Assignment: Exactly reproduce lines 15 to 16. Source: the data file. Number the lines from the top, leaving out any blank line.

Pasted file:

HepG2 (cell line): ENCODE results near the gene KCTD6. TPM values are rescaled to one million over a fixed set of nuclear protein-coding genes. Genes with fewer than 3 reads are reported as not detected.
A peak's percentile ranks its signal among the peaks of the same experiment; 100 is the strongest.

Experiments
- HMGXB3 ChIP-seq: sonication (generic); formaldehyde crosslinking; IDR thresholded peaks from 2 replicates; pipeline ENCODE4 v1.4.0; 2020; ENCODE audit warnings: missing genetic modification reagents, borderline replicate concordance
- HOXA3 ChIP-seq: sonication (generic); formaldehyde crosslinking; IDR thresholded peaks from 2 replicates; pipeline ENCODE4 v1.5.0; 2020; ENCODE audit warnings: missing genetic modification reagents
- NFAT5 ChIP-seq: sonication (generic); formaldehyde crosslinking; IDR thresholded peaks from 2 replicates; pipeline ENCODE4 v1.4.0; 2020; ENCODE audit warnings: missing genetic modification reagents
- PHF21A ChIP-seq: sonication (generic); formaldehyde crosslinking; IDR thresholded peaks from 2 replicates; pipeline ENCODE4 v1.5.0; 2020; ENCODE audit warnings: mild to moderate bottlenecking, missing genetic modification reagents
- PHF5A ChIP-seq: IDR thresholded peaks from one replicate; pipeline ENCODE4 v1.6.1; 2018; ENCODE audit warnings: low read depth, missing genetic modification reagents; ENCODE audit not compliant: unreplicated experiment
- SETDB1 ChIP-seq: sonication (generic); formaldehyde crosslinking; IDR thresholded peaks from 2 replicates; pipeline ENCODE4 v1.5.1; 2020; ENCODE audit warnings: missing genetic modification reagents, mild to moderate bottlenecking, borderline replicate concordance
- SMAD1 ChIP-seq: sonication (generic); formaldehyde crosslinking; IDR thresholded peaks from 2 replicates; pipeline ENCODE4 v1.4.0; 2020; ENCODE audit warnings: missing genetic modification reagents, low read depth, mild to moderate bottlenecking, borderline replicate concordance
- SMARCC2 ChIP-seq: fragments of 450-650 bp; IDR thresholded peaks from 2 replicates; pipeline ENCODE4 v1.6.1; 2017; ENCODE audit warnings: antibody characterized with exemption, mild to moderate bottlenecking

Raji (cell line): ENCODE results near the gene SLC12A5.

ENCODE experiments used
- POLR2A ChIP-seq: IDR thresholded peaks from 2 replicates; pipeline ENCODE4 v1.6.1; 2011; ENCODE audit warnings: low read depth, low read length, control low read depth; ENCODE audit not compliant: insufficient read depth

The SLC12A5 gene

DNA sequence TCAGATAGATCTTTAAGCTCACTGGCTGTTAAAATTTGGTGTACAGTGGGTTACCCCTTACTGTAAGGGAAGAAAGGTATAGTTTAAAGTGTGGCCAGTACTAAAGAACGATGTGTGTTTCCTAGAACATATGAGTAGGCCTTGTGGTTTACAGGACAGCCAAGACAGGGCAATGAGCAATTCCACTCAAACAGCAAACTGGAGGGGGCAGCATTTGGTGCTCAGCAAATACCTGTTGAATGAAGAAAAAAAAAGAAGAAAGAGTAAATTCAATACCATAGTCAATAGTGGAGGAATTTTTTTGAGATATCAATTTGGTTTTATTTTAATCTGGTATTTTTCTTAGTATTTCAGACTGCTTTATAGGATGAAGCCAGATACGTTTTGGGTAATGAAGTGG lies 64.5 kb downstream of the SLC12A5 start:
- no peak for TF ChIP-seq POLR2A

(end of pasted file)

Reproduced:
The SLC12A5 gene

DNA sequence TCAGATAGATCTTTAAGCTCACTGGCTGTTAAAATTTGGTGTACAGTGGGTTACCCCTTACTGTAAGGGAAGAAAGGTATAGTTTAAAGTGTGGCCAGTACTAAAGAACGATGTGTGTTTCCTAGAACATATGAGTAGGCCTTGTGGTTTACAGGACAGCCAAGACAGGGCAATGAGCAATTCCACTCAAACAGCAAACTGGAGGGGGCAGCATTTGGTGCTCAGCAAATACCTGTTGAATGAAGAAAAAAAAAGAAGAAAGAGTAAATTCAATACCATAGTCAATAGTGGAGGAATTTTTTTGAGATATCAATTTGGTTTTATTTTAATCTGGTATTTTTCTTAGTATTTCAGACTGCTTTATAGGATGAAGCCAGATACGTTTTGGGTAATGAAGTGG lies 64.5 kb downstream of the SLC12A5 start: